In a new study, researchers at the USDA/ARS Children’s Nutrition Research Center at Baylor College of Medicine and Texas Children’s Hospital found that the magnesium content of a diet is significantly related to these two factors. Their report appears in a recent issue of the Journal of Bone and Mineral Research.
In this study, researchers measured the intake and absorption of magnesium in children between the ages of 4 and 8 using special techniques involving stable isotopes to measure the absorption of the mineral. They found that magnesium intake and absorption, but not calcium intake or absorption, were significantly associated with bone mineral content and density.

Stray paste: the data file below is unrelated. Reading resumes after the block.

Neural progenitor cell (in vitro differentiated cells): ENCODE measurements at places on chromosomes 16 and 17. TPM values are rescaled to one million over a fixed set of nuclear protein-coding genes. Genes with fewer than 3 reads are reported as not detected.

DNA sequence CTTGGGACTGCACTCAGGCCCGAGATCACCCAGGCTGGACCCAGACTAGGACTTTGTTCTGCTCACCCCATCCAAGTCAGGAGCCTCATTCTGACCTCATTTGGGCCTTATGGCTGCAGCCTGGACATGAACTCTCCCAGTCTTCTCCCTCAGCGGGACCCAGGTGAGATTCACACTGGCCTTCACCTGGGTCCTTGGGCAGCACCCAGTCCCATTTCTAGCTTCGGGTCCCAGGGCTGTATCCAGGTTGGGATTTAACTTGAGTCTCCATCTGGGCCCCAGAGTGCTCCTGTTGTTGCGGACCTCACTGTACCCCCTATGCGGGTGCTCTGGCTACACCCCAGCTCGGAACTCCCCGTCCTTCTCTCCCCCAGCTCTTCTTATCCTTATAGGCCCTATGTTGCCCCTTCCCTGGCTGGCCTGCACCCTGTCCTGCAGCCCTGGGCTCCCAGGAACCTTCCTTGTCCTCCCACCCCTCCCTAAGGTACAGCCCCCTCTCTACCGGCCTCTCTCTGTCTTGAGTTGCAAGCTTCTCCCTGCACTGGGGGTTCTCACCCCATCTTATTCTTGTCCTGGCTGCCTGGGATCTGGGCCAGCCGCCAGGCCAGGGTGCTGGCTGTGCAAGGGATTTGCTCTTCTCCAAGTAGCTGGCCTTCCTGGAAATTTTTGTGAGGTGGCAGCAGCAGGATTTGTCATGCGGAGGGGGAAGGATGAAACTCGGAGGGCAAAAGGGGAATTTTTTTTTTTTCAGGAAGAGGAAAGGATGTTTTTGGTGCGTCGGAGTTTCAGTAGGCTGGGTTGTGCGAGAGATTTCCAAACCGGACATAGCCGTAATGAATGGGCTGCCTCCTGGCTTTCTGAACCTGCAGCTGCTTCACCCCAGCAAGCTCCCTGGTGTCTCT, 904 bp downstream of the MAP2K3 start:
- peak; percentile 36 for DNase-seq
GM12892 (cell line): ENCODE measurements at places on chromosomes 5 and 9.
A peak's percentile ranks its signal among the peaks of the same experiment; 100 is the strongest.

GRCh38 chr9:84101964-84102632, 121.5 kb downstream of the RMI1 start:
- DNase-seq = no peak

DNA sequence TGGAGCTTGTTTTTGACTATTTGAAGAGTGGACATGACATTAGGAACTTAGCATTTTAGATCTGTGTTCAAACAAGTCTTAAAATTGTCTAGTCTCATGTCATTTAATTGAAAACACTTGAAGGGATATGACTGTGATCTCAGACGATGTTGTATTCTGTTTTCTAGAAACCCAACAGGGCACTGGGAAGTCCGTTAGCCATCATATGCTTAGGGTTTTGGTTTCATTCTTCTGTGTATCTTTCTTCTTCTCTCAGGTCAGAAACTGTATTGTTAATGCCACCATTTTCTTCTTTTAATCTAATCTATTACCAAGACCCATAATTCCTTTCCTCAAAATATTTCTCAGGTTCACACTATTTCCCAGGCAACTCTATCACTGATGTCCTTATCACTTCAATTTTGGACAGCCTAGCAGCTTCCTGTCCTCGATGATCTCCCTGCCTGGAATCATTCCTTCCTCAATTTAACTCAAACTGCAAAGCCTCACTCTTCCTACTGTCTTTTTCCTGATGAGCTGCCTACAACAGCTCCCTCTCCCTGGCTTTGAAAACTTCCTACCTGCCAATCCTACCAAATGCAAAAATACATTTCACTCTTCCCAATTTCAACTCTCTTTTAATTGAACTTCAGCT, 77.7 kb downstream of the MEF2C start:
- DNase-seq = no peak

Deficiencies in teens
“Dietary magnesium intake levels tend to be at a healthy level in small children, but we see deficiencies in these levels in teens and young adults,” said Dr. Steven Abrams, professor of pediatrics at BCM and a physician at Texas Children’s.
This is because magnesium is found in foods such as dairy products, nuts and vegetables, which are not consumed as often by teens and young adults as by younger children, said Abrams.
“This study shows a newly understood, important part of the diet for healthy children,” said Abrams.
Importance of magnesium
It indicates that intake of magnesium may play an important role in optimizing bone mineral development in children, but additional research needs to be done in this field.
Others who took part in the study include Dr. Zhensheng Chen and Keli M.Hawthorne, both of BCM and Texas Children’s Hospital.
Funding for the study came from the USDA Agricultural Research Service under Cooperative Agreement number 58-6250-0-008, NCRR General Clinical Research for Children Grant number RR00188.
Dipali Pathak 713-798-4710